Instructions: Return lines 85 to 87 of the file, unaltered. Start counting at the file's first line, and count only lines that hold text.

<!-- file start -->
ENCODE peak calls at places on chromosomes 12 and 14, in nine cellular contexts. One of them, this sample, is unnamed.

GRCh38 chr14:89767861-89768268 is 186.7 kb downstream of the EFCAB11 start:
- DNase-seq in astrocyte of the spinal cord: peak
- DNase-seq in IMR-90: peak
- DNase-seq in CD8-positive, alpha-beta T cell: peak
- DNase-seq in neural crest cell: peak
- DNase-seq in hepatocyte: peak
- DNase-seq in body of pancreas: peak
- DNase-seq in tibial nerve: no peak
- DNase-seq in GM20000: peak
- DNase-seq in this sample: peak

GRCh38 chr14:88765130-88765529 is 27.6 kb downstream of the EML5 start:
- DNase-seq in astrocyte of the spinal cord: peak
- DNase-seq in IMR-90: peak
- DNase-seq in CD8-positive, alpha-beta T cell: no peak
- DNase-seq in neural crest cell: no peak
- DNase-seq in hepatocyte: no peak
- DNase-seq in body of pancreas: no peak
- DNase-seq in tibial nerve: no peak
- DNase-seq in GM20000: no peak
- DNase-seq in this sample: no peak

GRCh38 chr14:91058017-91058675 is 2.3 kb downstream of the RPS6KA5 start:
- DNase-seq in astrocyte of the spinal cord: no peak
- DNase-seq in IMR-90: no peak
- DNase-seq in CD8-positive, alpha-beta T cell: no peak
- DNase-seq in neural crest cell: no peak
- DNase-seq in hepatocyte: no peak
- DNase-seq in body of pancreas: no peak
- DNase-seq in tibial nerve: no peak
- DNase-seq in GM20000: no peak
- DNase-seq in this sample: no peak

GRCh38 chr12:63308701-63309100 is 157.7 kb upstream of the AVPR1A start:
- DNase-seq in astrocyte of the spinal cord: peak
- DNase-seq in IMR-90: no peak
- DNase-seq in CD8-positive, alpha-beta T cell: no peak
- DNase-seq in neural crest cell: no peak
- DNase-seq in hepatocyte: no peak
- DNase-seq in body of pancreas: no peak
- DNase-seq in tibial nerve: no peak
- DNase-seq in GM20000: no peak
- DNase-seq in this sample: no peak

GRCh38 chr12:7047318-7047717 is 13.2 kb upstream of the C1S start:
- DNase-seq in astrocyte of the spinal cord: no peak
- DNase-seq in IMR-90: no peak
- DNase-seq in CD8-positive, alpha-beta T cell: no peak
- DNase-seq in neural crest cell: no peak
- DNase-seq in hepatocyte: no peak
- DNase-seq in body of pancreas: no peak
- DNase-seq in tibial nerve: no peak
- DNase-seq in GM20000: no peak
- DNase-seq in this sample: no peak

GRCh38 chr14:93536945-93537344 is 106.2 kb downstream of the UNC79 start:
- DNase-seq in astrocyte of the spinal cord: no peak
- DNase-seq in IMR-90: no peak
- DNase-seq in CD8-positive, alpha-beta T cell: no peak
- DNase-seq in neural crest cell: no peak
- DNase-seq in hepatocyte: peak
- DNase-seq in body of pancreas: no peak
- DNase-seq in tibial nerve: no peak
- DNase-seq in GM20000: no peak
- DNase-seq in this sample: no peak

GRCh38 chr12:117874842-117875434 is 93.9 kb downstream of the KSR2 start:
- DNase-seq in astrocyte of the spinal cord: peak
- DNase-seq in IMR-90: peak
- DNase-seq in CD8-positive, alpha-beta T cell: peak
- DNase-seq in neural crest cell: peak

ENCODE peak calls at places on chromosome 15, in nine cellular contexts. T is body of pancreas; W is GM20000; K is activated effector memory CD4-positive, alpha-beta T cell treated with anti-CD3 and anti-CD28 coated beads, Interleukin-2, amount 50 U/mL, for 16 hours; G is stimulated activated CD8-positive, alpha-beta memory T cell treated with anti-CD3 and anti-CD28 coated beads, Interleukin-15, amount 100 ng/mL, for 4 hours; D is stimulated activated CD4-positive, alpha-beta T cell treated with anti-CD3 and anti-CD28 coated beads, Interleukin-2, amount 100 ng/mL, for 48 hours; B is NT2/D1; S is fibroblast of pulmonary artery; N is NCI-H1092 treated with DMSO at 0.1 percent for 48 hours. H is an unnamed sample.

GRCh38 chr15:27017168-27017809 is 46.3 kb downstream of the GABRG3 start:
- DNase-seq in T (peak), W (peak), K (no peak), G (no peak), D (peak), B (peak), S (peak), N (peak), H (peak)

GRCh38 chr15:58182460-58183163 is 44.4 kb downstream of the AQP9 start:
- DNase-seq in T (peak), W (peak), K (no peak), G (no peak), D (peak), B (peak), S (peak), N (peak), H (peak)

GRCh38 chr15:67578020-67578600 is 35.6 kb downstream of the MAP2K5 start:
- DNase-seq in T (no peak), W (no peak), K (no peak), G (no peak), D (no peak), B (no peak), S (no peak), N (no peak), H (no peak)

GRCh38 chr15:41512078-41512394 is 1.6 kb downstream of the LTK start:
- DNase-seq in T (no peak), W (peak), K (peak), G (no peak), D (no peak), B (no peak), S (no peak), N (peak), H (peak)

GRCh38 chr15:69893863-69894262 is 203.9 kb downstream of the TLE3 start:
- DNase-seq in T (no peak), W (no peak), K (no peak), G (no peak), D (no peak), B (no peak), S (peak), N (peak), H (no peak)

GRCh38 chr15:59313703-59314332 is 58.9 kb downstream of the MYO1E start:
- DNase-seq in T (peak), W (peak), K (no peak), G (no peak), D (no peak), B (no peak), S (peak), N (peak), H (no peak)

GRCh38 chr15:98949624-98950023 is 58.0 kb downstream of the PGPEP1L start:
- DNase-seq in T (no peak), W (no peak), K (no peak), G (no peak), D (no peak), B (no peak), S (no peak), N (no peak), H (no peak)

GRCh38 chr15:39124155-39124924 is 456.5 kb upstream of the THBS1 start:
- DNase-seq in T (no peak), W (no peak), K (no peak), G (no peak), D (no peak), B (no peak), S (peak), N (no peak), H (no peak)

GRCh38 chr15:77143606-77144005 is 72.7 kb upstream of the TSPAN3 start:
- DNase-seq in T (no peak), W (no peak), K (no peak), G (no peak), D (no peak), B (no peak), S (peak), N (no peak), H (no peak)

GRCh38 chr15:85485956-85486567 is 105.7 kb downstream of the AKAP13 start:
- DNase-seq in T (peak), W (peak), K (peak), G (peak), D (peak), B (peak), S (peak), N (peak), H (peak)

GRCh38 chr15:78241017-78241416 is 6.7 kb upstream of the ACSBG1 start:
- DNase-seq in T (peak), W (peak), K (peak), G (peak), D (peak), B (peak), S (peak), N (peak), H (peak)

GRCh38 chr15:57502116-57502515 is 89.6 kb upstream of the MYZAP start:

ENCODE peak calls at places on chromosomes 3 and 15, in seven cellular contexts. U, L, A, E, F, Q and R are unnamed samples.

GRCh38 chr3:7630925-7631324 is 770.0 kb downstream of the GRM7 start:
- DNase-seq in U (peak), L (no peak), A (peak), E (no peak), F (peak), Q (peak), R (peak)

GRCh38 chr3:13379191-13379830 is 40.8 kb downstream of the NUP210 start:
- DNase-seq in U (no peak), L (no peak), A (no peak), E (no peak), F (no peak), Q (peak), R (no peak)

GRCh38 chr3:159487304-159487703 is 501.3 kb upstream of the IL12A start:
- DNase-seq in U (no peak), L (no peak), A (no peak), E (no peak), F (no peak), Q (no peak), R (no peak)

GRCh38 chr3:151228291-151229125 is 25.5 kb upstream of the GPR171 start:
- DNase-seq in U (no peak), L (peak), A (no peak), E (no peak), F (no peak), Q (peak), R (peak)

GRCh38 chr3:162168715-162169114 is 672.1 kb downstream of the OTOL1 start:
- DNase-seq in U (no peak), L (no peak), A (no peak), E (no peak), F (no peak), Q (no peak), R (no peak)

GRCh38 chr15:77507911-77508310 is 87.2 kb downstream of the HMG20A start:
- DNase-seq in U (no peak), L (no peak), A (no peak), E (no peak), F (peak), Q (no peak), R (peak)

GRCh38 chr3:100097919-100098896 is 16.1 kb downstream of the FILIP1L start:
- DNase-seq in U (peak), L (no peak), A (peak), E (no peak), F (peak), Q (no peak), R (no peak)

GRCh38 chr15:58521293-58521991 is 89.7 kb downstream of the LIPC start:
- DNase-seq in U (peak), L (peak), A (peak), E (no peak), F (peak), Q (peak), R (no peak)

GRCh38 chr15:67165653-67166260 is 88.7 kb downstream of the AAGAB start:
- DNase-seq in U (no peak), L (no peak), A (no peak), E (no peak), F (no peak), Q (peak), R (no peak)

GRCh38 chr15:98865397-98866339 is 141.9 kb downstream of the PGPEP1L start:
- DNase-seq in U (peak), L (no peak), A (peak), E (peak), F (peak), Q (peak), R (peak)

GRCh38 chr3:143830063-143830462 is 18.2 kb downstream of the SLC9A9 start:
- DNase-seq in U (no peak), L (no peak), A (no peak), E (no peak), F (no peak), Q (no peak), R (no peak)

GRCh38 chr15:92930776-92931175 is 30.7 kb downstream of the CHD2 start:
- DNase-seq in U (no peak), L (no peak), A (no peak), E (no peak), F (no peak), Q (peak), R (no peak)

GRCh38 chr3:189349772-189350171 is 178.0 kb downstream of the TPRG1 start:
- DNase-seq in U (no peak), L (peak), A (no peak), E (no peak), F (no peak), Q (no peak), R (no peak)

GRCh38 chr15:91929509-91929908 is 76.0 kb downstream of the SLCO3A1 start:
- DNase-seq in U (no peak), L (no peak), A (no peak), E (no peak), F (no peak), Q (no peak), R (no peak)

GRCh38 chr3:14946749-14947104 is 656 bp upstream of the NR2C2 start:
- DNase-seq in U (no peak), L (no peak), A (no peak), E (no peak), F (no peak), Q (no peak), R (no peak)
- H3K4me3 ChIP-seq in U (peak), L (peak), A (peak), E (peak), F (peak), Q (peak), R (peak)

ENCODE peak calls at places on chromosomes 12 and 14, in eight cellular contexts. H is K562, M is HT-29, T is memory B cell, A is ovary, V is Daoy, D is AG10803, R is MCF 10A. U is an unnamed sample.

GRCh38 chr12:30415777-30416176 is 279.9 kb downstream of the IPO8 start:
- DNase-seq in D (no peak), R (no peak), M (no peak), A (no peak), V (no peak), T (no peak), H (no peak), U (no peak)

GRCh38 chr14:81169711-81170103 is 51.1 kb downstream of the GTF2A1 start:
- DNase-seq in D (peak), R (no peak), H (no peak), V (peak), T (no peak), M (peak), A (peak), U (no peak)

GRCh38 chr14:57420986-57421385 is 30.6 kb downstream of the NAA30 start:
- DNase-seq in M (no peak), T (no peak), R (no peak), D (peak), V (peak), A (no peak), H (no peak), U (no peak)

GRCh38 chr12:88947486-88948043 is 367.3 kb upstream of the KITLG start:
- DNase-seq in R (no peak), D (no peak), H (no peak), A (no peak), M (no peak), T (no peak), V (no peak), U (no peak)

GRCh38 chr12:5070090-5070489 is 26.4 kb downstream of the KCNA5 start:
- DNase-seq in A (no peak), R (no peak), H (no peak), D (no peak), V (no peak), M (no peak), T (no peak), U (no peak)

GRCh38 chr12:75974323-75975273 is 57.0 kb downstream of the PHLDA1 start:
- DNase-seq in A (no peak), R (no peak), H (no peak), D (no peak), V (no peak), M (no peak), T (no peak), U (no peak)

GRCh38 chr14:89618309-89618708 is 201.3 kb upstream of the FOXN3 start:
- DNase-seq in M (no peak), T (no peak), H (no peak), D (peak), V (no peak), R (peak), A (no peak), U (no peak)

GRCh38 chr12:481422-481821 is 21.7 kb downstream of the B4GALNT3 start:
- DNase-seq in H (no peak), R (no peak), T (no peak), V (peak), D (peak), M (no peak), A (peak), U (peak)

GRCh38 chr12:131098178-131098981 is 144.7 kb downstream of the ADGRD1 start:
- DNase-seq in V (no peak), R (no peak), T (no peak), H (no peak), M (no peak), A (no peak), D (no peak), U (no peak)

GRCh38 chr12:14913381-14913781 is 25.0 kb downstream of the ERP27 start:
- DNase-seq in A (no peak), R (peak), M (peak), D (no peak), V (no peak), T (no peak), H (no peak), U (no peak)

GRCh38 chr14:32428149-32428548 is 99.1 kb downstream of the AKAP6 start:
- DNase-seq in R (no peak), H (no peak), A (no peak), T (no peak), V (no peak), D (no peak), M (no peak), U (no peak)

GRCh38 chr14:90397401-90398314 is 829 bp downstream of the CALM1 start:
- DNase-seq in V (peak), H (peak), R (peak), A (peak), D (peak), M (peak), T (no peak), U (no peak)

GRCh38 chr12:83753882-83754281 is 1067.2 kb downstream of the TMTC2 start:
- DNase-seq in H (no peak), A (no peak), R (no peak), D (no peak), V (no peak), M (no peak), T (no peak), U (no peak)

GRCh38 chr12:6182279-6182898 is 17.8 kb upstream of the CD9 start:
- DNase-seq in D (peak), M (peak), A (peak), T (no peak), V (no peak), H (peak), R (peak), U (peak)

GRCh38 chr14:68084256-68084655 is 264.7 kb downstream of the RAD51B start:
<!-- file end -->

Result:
- DNase-seq in T (no peak), W (no peak), K (no peak), G (no peak), D (no peak), B (no peak), S (peak), N (no peak), H (no peak)

GRCh38 chr15:85485956-85486567 is 105.7 kb downstream of the AKAP13 start:
- DNase-seq in T (peak), W (peak), K (peak), G (peak), D (peak), B (peak), S (peak), N (peak), H (peak)